If you have a media inquiry not answered on this page
Please contact the Department at:
Department of Education and Children
Office +44 1624 685820
Who runs the education system in the Isle of Man?
The Department of Education and Children, one of eight Departments of the Isle of Man Government. Together with other Departments, it is constituted under the Government Departments Act 1987. Its main responsibilities and duties are as set out in the Education Act 2001 and the Education (Miscellaneous Provisions) Act 2009.
What is the role of the Minister for Education and Children?
The Minister determines the policies of the Department as a whole and can delegate any of the functions of the Department to a member or any other person, in accordance with the Government Departments Act 1987.
What is the total budget of the Department of Education and Children and how is spending broken down?
The Department has a net revenue budget of £95.5 million in 2016-17, nearly half of which is spent directly on primary and secondary education. For more detailed information, see the Budget page.
How many staff does the Department employ?
As of April 2016, the Department employs 2072 people (1466.68 full-time equivalents) with a further 600+ supply and relief staff.
At what age must children attend school in the Isle of Man?
Compulsory education starts in the school year in which a child reaches his/her 5th birthday and ends at the age of 16.
What is the current school population?
The number on the register at schools fluctuates all the time but in September 2016 it stood at 11,636 - 6390 in primary and 5246 in secondary.
What do the key stages mean?
Children go through 4 key stages plus sixth form and the stages are explained below:
|School year||Age||School||or||Key stage|
How does the Isle of Man's education system differ from that in the UK?
The Isle of Man's education system has a number of close ties with the UK's, particularly in relation to aspects of the curriculum, and GCSEs and A-levels examinations are entered through UK examination boards. However, the Island has its own curriculum, Essentials for Learning, which affords a more holistic way of educating children to ensure they develop 'the 6 Rs' – readiness; relationships which are positive; resourcefulness; resilience; remembering skills and reflectiveness. There is strong emphasis on educating children about the history and culture of the Island.
Are Island schools subject to Ofsted inspections?
No. Instead schools are active participants in a system called School Self Review and Evaluation, in which schools mark themselves, 'significant strength', 'good', 'satisfactory' or 'requires action' in 10 areas and these are quality benchmarked by an independent validator who works with a senior officer to quality assure the school's judgments. The system is seen as a more productive and inclusive way of developing school excellence.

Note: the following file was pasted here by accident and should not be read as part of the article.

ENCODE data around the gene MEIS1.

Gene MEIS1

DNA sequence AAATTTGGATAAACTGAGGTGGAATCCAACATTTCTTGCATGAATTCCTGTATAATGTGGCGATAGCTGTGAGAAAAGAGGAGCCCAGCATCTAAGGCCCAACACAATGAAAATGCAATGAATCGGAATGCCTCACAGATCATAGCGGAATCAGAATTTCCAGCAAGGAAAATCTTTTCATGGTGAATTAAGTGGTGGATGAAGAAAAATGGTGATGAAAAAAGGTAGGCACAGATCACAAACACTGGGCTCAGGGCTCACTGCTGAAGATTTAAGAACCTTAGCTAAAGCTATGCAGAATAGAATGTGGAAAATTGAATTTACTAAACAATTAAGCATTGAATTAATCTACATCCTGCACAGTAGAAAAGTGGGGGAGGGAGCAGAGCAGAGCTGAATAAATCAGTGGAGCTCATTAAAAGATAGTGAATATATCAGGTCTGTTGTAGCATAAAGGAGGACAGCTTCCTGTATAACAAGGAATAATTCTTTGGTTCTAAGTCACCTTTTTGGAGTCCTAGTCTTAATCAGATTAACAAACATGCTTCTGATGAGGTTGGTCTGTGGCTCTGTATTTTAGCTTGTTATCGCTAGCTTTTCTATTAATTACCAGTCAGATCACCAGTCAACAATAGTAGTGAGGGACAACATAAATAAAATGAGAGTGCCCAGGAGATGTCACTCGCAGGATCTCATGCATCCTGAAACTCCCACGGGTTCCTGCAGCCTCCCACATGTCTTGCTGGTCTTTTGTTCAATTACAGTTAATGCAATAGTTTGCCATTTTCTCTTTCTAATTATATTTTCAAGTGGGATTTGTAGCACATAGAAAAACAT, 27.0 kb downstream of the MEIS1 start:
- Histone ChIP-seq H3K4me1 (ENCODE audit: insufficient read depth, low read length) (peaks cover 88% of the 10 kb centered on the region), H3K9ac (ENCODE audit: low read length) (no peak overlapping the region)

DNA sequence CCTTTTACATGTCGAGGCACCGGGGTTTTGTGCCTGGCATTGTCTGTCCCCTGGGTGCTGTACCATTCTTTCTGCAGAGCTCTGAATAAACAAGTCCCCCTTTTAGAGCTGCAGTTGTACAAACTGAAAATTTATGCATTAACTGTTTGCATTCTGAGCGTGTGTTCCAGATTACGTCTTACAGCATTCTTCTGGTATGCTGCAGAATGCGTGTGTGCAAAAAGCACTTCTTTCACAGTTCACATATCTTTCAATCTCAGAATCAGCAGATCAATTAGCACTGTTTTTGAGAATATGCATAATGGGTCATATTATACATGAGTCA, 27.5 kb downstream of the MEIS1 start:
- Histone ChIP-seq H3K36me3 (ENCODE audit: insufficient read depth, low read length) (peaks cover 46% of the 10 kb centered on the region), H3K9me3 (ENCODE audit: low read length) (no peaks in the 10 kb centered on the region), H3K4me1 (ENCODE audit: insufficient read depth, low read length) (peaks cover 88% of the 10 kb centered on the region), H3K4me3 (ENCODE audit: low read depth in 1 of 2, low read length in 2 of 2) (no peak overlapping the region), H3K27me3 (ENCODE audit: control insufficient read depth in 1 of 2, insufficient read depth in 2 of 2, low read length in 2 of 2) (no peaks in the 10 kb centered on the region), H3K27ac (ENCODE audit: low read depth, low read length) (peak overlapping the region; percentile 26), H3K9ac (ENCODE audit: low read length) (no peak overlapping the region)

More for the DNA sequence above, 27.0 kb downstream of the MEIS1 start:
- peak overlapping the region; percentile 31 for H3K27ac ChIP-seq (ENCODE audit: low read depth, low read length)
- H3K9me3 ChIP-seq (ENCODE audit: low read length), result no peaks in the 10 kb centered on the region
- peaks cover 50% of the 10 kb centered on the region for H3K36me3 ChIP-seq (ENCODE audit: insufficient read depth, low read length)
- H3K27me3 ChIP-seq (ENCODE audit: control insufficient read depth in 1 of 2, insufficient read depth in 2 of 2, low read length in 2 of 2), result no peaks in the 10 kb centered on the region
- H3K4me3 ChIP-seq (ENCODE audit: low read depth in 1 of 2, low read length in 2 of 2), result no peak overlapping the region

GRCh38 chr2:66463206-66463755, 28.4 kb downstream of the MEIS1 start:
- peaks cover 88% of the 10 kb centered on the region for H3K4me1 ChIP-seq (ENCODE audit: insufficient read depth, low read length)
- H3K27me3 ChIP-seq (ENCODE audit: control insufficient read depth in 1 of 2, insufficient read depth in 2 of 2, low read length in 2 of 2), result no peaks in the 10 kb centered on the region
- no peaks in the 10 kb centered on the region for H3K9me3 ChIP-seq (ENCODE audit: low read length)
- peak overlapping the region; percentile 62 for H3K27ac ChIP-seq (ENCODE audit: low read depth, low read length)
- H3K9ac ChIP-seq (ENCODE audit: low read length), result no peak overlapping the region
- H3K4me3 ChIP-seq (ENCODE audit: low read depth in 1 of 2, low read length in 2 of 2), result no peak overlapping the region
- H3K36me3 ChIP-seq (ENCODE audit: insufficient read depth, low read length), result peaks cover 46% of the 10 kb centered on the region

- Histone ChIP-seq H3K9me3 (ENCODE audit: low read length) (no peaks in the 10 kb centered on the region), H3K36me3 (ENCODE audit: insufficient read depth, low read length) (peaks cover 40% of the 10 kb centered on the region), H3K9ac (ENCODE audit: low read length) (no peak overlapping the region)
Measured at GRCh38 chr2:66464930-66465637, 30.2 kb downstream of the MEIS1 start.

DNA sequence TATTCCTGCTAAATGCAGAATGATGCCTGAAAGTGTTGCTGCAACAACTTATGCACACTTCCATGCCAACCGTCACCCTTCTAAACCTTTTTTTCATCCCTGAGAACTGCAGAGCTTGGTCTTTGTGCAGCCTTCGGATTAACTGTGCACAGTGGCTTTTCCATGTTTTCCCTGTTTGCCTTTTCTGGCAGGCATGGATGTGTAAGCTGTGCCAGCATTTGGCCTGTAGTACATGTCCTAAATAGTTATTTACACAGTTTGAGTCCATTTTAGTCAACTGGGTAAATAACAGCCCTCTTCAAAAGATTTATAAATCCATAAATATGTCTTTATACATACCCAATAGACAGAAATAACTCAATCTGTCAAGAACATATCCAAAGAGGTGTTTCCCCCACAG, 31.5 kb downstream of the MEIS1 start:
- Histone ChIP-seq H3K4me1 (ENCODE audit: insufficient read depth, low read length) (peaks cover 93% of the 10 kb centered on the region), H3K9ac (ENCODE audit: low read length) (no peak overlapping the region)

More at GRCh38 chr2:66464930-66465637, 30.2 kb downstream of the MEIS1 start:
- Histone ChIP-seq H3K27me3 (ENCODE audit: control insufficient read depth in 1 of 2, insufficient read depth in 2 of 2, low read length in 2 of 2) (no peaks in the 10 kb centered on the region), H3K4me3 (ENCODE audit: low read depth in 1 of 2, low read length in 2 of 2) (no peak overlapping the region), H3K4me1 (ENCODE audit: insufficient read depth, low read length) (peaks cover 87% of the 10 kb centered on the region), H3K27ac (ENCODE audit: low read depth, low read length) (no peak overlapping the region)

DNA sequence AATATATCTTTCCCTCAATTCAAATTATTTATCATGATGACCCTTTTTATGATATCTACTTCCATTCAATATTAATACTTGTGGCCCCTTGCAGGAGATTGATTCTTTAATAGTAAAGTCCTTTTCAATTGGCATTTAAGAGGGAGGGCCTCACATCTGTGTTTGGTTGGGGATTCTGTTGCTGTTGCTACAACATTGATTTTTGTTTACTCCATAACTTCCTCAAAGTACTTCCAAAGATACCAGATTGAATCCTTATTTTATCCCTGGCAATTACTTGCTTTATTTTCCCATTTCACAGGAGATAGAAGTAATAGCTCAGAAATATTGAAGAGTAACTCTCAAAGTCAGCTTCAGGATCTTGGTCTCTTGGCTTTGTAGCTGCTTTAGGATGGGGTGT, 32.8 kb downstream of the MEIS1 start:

Can parents select which schools their children attend?
A catchment area system applies and pupils are usually expected to attend school accordingly. Catchment areas are set out in the School Catchment Areas Order 2010. Parents can apply for permission to send pupils to schools outside catchment areas. However, other than in exceptional circumstances, applications will usually be refused if the relevant class is already full or nearly full and pupils and further children living in the catchment area are expected to be enrolled during the course of the academic year.
Does the Department produce a league table of secondary schools?
No. Any such table would be misleading as it would emphasise just 1 aspect of student attainment when there are several key indicators of performance which help to provide a clearer and more balanced picture of how well schools and students are performing. A league table would also emphasise just 1 year when, in reality, each school has stronger and weaker year groups passing and results vary from year to year. External examination results offer 1 measure of school and student attainment: The Department is committed to developing young people holistically in terms of the 6Rs (Readiness, Resourcefulness, Reflectiveness, Resilience, Remembering and Relationships). The Department recognises the enormous range of activities in its schools that help to develop confident, well-motivated, balanced young people and recognises that the achievements of students are much broader than those things that might be measured in graphs.
How do Isle of Man schools perform against those in the UK?
What percentage of students aged 16 go on to further education?
More than half of Year 11 students return to the sixth forms of the DEC's 5 secondary schools and enter Year 12. A further 30%+ go into further education at the University College Isle of Man (UCM).
How many students are in higher education?
The Government has committed £10.5 million in 2016-17 to financially support over 1,600 students, studying at UK or overseas education institutions, at University College Isle of Man (UCM) or by distance learning. In addition to tuition fees support, approximately 25% of students qualify for some level of maintenance grant.